While new to us, Guillon Distillery has been producing spirits since 1997. Owner Thierry Guillon has been aging spirits in oak barrels from French vineyards of the AOC regions of Champagne, Banyuls and Sauternes.

This particularly spirit was matured in Banyuls wine casks – a French dessert wine similar in style to Port.

But is it whisky? Turns out… it is not. After I originally shared this post, a wee twitter flurry commenced which clarified this is a ‘malt spirit’ rather than whisky… as Franck Debernardi   pointed out “They use white alcohol mixed with malt extracts/flavors and sugar. They were forbidden to sell their spirit as whisky.” 

What this meant was during our evening of sampling, we were under a misconception. Where talk had turned to French whiskies… Given the range of wine casks in France, it is entirely logical that French whiskies play around with maturing in wine casks. Our Whisky Ladies recently sampled a whisky from Alsace (AWA) matured in ex Pinot Noir cask and another (Brenne) in ex Cognac casks. But was this particular liquid in that category? Apparently not!

What else did we try in our NAS evening?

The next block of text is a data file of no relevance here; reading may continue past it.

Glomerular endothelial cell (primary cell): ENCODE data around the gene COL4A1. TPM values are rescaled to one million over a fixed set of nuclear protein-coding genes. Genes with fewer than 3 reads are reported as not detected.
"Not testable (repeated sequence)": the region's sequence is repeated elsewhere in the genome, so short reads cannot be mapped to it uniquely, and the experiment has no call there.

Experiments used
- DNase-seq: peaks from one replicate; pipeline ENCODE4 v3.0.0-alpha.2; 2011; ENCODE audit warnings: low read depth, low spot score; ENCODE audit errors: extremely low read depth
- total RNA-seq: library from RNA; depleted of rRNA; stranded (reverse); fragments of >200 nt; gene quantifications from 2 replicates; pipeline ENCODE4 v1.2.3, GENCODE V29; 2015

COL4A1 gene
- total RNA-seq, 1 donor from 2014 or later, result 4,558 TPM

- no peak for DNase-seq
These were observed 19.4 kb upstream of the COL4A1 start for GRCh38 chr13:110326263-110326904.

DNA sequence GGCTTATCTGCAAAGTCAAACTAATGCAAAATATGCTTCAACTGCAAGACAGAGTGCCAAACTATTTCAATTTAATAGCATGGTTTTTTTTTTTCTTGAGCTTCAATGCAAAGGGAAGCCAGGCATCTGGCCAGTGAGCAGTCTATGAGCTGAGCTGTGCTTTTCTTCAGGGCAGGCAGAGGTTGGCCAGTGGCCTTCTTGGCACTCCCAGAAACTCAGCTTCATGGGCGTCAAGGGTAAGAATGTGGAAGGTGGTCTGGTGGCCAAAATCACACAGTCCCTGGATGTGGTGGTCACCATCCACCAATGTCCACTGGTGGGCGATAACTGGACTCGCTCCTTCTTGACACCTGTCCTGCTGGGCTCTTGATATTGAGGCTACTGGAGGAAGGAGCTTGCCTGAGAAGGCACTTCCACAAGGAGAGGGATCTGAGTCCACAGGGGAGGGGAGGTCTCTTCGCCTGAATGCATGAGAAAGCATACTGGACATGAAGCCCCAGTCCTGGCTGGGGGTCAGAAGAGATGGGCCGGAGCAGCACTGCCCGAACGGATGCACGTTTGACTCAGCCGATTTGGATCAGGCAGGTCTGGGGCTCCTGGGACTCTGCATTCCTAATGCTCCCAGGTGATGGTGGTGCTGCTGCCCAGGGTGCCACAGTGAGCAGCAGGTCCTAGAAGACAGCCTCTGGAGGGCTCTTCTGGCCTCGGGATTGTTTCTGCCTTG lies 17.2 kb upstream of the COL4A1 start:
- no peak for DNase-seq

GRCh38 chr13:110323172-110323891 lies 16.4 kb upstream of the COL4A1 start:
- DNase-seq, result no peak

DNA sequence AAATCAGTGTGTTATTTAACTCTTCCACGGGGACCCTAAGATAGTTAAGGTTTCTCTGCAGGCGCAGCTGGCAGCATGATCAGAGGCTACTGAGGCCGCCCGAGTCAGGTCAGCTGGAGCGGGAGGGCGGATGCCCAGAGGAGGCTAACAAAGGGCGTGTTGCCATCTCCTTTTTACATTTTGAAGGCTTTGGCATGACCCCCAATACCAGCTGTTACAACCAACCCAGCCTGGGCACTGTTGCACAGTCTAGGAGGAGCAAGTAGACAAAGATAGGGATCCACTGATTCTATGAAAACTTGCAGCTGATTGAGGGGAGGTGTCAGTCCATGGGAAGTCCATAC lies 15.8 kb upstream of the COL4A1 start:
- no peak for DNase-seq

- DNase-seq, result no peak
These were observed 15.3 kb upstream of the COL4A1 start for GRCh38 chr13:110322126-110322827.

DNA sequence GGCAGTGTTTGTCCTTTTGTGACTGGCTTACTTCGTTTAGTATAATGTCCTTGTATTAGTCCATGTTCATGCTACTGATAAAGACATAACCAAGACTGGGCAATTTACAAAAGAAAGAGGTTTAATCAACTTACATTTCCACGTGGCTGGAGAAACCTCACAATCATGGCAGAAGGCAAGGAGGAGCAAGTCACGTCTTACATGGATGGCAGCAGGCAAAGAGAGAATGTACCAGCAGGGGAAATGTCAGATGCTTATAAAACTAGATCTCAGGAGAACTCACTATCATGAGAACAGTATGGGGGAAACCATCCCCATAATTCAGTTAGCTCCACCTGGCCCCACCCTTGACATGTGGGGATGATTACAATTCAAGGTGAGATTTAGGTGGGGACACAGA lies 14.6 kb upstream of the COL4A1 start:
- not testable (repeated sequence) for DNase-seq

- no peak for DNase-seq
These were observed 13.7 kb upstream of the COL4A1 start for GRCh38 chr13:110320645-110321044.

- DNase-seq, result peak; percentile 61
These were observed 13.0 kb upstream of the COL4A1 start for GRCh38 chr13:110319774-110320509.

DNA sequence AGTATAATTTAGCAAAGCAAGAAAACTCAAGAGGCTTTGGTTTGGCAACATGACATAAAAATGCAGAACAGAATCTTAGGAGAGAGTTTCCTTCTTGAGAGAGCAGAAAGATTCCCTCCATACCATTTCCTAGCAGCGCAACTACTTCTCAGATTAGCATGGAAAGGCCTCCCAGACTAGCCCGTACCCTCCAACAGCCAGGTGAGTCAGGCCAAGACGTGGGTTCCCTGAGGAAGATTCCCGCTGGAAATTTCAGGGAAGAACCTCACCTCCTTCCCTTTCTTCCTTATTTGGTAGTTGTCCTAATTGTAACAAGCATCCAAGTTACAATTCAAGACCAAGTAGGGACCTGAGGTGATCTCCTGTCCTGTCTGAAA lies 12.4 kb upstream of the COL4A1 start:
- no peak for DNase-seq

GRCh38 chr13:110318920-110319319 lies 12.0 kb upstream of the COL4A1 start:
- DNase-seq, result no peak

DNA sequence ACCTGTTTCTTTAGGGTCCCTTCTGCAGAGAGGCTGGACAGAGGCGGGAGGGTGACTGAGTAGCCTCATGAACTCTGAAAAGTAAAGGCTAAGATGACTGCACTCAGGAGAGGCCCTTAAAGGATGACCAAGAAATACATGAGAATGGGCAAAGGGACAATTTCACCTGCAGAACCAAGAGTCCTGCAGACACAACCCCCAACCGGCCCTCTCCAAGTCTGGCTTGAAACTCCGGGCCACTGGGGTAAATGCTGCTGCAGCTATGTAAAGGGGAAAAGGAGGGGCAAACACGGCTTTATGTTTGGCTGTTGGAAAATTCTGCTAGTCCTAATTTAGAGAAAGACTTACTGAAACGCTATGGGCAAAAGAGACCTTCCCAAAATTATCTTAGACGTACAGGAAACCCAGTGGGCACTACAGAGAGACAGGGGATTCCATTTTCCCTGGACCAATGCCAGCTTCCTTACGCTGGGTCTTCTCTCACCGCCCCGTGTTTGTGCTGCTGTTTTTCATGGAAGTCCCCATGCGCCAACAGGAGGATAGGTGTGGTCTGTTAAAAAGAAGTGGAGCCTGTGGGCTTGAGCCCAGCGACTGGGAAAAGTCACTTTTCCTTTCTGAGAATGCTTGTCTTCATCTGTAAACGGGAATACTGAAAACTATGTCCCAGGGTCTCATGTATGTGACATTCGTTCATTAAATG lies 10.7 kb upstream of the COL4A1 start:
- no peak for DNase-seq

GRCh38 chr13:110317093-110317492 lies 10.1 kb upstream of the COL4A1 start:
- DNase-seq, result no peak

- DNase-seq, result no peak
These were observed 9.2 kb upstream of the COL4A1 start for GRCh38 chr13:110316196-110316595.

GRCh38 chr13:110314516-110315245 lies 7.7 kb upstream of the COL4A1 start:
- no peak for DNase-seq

French whiskies sampled over the last year or so include:

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Who knew Alsace produces whisky? AWA Pinot Noire 42%

Next up in our risky whisky evening was another offering from France – this time the Authentique Whisky Alsacien (AWA) Pinot Noire.

The whisky lady who brought this unusual offering shared how she discovered this whisky nestled amidst all the wine in France. As in AWA was the ONLY whisky to be found amongst a LOT of wine! Apparently there are other varieties of AWA – linked to different wines like Reisling, GewurztraminerPinot Gris and this Pinot Noire. Plus someone clearly has a sense of humour with AWA’s “The Dog’s Bullocks” whisky!

So… what did we find?

AWA (Authentique Whisky Alsacien) Pinot Noire 42%

  • Nose – Dark purple grapes, fruity almost reminds one of a sloe gin, fresh figs, flower like wild rose or hibiscus, then took on a deeper quality with malty treacle
  • Palate – Initial hit of raw grain for some, flowers like a bouquet bursting in ones mouth for others, bit of a sharp zing, sits on top
  • Finish – Grapey wine-like finish

There is a playful quality to this whisky. Sophisticated? Nope. Just fruity fun! Perhaps it was our imagination but we certainly found the wine influence which made it quite a departure from your standard ex-bourbon / ex-sherry cask fare.

Overall this surprise from a Whisky Lady’s trip to France received a ‘thumbs up’ just for being… rather.. well like-able!

When we contrasted tasting this whisky in our standard Glencairn glass vs Norlan, we found in the Norlan it flattened the nose to brown sugar however brought much more out in the palate – much spicier with cloves, quite a delicious piquant quality.

The verdict? Comes across more like “whisky” in the Norlan than the Glenairn glass. So all depends on how you like your tipple.

You won’t find much about AWA however… try as I might no luck finding any official tasting notes! If anyone does – let me know!

What else did we sample that “risky whisky” evening?